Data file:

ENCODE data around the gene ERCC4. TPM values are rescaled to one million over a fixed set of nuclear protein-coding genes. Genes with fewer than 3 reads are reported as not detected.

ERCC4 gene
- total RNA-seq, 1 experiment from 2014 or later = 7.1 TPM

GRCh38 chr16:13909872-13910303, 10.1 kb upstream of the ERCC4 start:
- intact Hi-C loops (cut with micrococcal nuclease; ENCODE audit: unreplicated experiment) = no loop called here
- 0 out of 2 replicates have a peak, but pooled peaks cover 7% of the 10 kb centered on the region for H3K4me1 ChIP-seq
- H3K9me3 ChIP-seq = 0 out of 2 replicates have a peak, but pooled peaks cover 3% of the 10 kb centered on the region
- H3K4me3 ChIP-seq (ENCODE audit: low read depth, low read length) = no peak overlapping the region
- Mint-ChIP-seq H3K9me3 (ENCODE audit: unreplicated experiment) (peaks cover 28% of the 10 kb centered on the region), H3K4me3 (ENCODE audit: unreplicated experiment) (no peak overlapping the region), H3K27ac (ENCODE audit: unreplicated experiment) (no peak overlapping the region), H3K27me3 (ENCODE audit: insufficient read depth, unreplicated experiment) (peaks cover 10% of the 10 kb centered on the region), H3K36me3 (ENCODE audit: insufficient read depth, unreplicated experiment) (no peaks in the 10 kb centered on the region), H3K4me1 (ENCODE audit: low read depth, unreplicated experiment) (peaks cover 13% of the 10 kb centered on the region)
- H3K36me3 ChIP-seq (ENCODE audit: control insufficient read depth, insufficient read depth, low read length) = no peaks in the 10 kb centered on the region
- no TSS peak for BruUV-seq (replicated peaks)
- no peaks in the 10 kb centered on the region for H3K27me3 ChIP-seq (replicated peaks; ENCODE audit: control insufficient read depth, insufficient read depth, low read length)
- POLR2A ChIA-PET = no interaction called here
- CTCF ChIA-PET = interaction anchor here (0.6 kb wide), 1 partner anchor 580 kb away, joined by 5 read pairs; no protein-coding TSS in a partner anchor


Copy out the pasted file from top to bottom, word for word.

ENCODE data around the gene ERCC4. TPM values are rescaled to one million over a fixed set of nuclear protein-coding genes. Genes with fewer than 3 reads are reported as not detected.

ERCC4 gene
- total RNA-seq, 1 experiment from 2014 or later = 7.1 TPM

GRCh38 chr16:13909872-13910303, 10.1 kb upstream of the ERCC4 start:
- intact Hi-C loops (cut with micrococcal nuclease; ENCODE audit: unreplicated experiment) = no loop called here
- 0 out of 2 replicates have a peak, but pooled peaks cover 7% of the 10 kb centered on the region for H3K4me1 ChIP-seq
- H3K9me3 ChIP-seq = 0 out of 2 replicates have a peak, but pooled peaks cover 3% of the 10 kb centered on the region
- H3K4me3 ChIP-seq (ENCODE audit: low read depth, low read length) = no peak overlapping the region
- Mint-ChIP-seq H3K9me3 (ENCODE audit: unreplicated experiment) (peaks cover 28% of the 10 kb centered on the region), H3K4me3 (ENCODE audit: unreplicated experiment) (no peak overlapping the region), H3K27ac (ENCODE audit: unreplicated experiment) (no peak overlapping the region), H3K27me3 (ENCODE audit: insufficient read depth, unreplicated experiment) (peaks cover 10% of the 10 kb centered on the region), H3K36me3 (ENCODE audit: insufficient read depth, unreplicated experiment) (no peaks in the 10 kb centered on the region), H3K4me1 (ENCODE audit: low read depth, unreplicated experiment) (peaks cover 13% of the 10 kb centered on the region)
- H3K36me3 ChIP-seq (ENCODE audit: control insufficient read depth, insufficient read depth, low read length) = no peaks in the 10 kb centered on the region
- no TSS peak for BruUV-seq (replicated peaks)
- no peaks in the 10 kb centered on the region for H3K27me3 ChIP-seq (replicated peaks; ENCODE audit: control insufficient read depth, insufficient read depth, low read length)
- POLR2A ChIA-PET = no interaction called here
- CTCF ChIA-PET = interaction anchor here (0.6 kb wide), 1 partner anchor 580 kb away, joined by 5 read pairs; no protein-coding TSS in a partner anchor